Sunday, November 6, 2016

Chicago, That Toddlin' Town

"Bet your bottom dollar you'll lose your blues in Chicago, the town Billy Sunday couldn't shut down." (Fred Fisher, 1922)

Billy Sunday couldn't tame the city by the lake -- at various times the country's railway hub, butcher shop and jazz mecca -- and neither could anyone else.

Chicago ages well, and some good things have been happening there lately. So here's a tribute, with all the passion I can muster, to the Windy City, where they do things they don't do on Broadway. Reminiscences are uneven at best, the highlights clear and most everything else airbrushed away. But here goes.

Eons ago I did graduate work in chemistry at the University of Chicago, where my wife got her undergraduate degree. We lived in a fourth-floor walk-up in a building that backed on the Illinois Central tracks. The building shook every time a train went by. Muggings in our courtyard were a common occurrence. Once, while driving a fellow student home, I witnessed a gun battle on Cornell Avenue. You can't make this stuff up.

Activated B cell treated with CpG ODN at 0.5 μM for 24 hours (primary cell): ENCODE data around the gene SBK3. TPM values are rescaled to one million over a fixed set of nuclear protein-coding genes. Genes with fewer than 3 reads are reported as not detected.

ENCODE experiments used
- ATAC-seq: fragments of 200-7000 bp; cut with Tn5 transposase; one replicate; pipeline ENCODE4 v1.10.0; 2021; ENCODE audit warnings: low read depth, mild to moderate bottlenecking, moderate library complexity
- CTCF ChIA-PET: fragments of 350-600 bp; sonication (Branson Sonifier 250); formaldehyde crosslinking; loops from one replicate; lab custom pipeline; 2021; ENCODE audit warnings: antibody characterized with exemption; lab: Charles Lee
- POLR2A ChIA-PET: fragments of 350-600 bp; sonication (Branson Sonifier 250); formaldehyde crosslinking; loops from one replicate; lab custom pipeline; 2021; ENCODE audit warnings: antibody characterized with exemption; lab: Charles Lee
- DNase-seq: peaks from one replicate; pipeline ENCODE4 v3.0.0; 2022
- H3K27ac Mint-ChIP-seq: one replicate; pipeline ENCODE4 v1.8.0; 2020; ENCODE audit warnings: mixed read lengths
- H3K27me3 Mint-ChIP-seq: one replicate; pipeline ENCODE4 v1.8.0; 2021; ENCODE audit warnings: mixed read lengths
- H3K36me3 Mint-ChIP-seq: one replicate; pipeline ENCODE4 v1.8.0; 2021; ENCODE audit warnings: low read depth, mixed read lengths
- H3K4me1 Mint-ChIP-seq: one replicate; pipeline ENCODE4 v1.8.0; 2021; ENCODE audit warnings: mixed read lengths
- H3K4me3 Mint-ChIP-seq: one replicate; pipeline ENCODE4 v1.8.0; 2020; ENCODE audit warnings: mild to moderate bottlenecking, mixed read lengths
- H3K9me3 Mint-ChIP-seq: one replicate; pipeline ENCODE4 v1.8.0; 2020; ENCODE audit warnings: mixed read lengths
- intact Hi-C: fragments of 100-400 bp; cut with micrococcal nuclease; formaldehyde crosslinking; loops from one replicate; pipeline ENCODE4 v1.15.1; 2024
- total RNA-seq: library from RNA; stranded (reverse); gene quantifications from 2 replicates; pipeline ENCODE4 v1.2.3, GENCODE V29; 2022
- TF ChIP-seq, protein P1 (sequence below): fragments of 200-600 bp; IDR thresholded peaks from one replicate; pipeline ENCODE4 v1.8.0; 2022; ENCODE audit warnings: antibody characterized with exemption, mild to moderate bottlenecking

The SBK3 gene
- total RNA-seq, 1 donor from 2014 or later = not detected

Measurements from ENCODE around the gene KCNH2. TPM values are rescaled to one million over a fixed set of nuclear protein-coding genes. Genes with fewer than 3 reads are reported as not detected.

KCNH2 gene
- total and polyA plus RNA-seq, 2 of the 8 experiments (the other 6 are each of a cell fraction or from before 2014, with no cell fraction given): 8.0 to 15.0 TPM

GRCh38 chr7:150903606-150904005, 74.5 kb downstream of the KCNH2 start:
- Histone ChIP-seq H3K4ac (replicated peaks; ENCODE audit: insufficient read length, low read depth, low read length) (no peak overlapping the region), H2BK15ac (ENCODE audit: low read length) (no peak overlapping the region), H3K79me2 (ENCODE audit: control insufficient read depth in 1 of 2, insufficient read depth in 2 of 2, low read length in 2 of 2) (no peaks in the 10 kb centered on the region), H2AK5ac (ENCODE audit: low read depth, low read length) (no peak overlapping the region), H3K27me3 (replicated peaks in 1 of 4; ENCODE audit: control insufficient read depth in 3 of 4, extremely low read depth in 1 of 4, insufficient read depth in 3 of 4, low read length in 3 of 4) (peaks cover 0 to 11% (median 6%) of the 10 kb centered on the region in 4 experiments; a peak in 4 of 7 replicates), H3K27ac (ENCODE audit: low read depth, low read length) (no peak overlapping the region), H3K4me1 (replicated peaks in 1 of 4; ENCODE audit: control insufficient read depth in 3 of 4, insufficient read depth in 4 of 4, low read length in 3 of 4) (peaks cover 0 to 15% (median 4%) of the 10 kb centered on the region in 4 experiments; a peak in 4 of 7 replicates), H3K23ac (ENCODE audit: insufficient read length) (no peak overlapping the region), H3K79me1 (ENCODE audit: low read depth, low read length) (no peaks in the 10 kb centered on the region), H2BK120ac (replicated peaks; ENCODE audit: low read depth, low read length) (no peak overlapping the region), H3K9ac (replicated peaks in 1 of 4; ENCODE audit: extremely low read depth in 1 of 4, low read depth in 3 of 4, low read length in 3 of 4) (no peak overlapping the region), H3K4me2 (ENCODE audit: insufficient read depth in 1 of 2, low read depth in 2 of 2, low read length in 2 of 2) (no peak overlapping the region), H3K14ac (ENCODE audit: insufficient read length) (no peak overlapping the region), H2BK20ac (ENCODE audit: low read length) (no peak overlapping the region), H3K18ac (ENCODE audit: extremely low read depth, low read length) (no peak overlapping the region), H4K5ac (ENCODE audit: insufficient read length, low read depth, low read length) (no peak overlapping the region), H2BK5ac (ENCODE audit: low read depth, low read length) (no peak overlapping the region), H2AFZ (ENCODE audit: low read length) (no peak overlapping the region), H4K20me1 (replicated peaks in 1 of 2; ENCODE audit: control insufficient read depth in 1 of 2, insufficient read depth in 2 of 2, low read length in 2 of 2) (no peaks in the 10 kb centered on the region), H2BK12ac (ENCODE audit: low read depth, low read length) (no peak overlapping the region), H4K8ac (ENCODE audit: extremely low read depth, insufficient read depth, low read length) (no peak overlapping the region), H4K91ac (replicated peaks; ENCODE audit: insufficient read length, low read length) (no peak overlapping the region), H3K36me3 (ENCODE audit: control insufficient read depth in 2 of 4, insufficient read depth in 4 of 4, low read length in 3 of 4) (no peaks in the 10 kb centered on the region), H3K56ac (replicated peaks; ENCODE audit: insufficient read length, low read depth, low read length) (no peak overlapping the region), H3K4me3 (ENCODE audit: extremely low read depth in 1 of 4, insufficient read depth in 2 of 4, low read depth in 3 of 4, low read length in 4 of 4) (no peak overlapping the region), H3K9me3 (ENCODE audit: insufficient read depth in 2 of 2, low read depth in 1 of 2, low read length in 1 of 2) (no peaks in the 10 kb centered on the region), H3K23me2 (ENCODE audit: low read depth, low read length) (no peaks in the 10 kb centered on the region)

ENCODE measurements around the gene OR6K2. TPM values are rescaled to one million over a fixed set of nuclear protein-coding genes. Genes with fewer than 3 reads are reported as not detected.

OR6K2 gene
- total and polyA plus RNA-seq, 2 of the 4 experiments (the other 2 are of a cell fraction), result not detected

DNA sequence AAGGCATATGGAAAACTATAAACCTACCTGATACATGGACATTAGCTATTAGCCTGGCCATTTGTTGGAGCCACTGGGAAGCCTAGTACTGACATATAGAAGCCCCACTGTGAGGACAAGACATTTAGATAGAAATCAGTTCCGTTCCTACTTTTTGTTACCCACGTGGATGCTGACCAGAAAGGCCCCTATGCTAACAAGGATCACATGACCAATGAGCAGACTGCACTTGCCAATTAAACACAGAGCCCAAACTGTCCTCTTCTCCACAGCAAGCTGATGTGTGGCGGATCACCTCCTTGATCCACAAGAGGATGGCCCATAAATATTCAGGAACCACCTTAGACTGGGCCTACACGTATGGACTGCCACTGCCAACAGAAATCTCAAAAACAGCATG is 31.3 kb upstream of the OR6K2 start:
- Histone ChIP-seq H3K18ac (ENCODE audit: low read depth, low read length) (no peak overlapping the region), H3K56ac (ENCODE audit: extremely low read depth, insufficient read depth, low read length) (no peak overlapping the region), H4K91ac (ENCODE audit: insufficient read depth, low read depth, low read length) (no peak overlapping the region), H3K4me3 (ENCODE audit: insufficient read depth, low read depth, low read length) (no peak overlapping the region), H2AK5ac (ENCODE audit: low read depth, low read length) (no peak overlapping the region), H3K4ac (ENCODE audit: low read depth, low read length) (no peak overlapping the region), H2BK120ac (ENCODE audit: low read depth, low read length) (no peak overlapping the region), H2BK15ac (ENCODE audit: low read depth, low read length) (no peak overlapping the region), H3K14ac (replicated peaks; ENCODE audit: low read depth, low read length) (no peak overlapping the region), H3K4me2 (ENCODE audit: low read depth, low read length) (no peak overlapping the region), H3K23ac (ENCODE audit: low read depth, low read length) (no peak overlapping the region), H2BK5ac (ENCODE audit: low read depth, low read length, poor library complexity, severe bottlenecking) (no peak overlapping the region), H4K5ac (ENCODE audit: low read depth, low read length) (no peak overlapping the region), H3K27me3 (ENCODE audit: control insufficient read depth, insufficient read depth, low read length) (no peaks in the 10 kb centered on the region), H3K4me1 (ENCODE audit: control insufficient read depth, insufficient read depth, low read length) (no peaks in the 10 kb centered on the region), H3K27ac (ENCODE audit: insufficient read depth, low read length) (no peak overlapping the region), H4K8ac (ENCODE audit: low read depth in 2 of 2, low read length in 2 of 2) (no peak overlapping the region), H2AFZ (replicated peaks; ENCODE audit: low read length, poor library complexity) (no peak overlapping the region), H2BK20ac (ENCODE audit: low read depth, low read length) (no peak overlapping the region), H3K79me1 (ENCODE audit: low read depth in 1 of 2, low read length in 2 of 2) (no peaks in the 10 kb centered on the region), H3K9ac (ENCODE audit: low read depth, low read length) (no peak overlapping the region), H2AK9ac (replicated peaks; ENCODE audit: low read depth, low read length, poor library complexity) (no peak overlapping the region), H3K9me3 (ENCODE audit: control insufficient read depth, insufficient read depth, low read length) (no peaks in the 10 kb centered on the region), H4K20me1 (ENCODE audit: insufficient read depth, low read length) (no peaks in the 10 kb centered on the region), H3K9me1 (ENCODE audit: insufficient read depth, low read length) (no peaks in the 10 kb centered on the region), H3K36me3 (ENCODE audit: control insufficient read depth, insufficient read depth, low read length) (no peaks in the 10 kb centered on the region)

Chicago was tough then and, I suspect, still is. I remember a wonderful lead in the Chicago Tribune: "The sound of gunfire echoed once again in the ears of Roger Touhy last night" (a notorious gangster gunned down on the west side). The last of the burlesque houses were still open on south State Street, complete with peeling paint, dirty saxophones and top-banana comedians with baggy pants.

Jazz was everywhere -- Louis Armstrong between movies at the Chicago Theater, Dizzy Gillespie at the Blue Note, Jack Teagarden at the Brass Rail. You could nurse a beer for hours and listen to the Dukes of Dixieland. German waiters at the Berghof made change right at your table from pockets full of money. Theater was ubiquitous -- from "The Sound of Music" to "Garden District" to "Who's Afraid of Virginia Woolf?" Severn Darden, Alan Arkin and Anne Meara headlined at The Second City. The Art Institute was free and Ravinia only a short train ride away. A young black minister named Martin Luther King, Jr., mesmerized congregations at Rockefeller Chapel.

But why reminisce now? After so many years. Two reasons.

The first is the University of Chicago, a source of pride for its consistent ranking as one of the world's great universities. But I pay tribute for a much different reason: Chicago is taking the lead in upholding the tradition of free speech on college campuses. If that sounds like a no-brainer, consider what's been going on.

  • Yale students recently fought attempts by liberal faculty to ensure free speech because it wasn't liberal enough.
  • Wesleyan students tried to shut down the campus newspaper for printing an op-ed critical of Black Lives Matter.
  • Princeton undergraduates demanded renaming the Woodrow Wilson School because Wilson, a Democrat, was a segregationist in his youth.
  • Protesters at Amherst College decried free speech because of a lecture that offended their sensibilities.